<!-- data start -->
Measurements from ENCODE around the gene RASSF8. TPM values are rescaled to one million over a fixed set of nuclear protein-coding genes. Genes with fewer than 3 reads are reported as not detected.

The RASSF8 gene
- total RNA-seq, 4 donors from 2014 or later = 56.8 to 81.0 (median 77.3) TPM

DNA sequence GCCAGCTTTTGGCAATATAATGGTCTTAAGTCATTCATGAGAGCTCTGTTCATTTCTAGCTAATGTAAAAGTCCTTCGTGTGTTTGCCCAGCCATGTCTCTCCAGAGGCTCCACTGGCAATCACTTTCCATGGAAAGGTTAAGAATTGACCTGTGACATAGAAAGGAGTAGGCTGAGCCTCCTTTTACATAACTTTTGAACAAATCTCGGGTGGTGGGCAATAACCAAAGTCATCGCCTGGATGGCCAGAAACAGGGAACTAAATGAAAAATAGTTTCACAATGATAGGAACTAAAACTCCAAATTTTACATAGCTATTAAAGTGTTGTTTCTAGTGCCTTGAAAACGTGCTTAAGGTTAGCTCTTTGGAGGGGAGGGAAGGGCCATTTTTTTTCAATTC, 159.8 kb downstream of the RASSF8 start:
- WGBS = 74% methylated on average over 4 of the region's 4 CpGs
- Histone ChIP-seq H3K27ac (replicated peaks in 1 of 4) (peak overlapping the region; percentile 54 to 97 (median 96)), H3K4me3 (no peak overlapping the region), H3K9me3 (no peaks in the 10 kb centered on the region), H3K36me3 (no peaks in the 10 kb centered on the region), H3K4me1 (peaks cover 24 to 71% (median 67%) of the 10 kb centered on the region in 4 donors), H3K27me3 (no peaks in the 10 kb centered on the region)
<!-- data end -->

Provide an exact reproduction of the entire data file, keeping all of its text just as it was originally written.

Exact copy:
Measurements from ENCODE around the gene RASSF8. TPM values are rescaled to one million over a fixed set of nuclear protein-coding genes. Genes with fewer than 3 reads are reported as not detected.

The RASSF8 gene
- total RNA-seq, 4 donors from 2014 or later = 56.8 to 81.0 (median 77.3) TPM

DNA sequence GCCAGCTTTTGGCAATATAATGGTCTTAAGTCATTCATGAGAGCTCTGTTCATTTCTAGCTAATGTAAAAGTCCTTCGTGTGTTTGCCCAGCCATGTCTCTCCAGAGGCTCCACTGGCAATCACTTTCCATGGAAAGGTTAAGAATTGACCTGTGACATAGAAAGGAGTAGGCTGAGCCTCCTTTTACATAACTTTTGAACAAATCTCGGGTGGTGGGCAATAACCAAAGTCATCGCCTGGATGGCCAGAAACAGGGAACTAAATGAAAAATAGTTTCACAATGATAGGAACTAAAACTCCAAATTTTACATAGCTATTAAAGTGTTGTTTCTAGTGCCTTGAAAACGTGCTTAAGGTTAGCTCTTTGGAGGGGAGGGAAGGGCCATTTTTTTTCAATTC, 159.8 kb downstream of the RASSF8 start:
- WGBS = 74% methylated on average over 4 of the region's 4 CpGs
- Histone ChIP-seq H3K27ac (replicated peaks in 1 of 4) (peak overlapping the region; percentile 54 to 97 (median 96)), H3K4me3 (no peak overlapping the region), H3K9me3 (no peaks in the 10 kb centered on the region), H3K36me3 (no peaks in the 10 kb centered on the region), H3K4me1 (peaks cover 24 to 71% (median 67%) of the 10 kb centered on the region in 4 donors), H3K27me3 (no peaks in the 10 kb centered on the region)